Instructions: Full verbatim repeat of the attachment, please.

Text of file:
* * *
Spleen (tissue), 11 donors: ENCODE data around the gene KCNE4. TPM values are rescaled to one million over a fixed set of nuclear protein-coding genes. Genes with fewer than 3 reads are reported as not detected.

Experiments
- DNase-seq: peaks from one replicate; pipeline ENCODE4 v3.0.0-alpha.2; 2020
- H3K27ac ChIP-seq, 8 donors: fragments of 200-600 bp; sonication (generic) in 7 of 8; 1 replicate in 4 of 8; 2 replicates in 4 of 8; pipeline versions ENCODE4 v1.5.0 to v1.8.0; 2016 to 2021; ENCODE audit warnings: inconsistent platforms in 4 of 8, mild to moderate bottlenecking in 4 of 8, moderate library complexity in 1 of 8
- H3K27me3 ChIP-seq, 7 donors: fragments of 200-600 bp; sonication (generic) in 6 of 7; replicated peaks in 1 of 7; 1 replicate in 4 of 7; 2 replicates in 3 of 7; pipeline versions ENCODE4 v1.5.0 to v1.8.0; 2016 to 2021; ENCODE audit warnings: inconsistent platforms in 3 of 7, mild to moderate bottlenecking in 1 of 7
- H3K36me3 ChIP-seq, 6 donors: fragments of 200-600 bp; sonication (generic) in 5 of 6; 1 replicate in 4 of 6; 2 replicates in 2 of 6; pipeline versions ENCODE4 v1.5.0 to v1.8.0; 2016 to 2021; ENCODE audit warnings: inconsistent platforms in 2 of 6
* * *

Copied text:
Spleen (tissue), 11 donors: ENCODE data around the gene KCNE4. TPM values are rescaled to one million over a fixed set of nuclear protein-coding genes. Genes with fewer than 3 reads are reported as not detected.

Experiments
- DNase-seq: peaks from one replicate; pipeline ENCODE4 v3.0.0-alpha.2; 2020
- H3K27ac ChIP-seq, 8 donors: fragments of 200-600 bp; sonication (generic) in 7 of 8; 1 replicate in 4 of 8; 2 replicates in 4 of 8; pipeline versions ENCODE4 v1.5.0 to v1.8.0; 2016 to 2021; ENCODE audit warnings: inconsistent platforms in 4 of 8, mild to moderate bottlenecking in 4 of 8, moderate library complexity in 1 of 8
- H3K27me3 ChIP-seq, 7 donors: fragments of 200-600 bp; sonication (generic) in 6 of 7; replicated peaks in 1 of 7; 1 replicate in 4 of 7; 2 replicates in 3 of 7; pipeline versions ENCODE4 v1.5.0 to v1.8.0; 2016 to 2021; ENCODE audit warnings: inconsistent platforms in 3 of 7, mild to moderate bottlenecking in 1 of 7
- H3K36me3 ChIP-seq, 6 donors: fragments of 200-600 bp; sonication (generic) in 5 of 6; 1 replicate in 4 of 6; 2 replicates in 2 of 6; pipeline versions ENCODE4 v1.5.0 to v1.8.0; 2016 to 2021; ENCODE audit warnings: inconsistent platforms in 2 of 6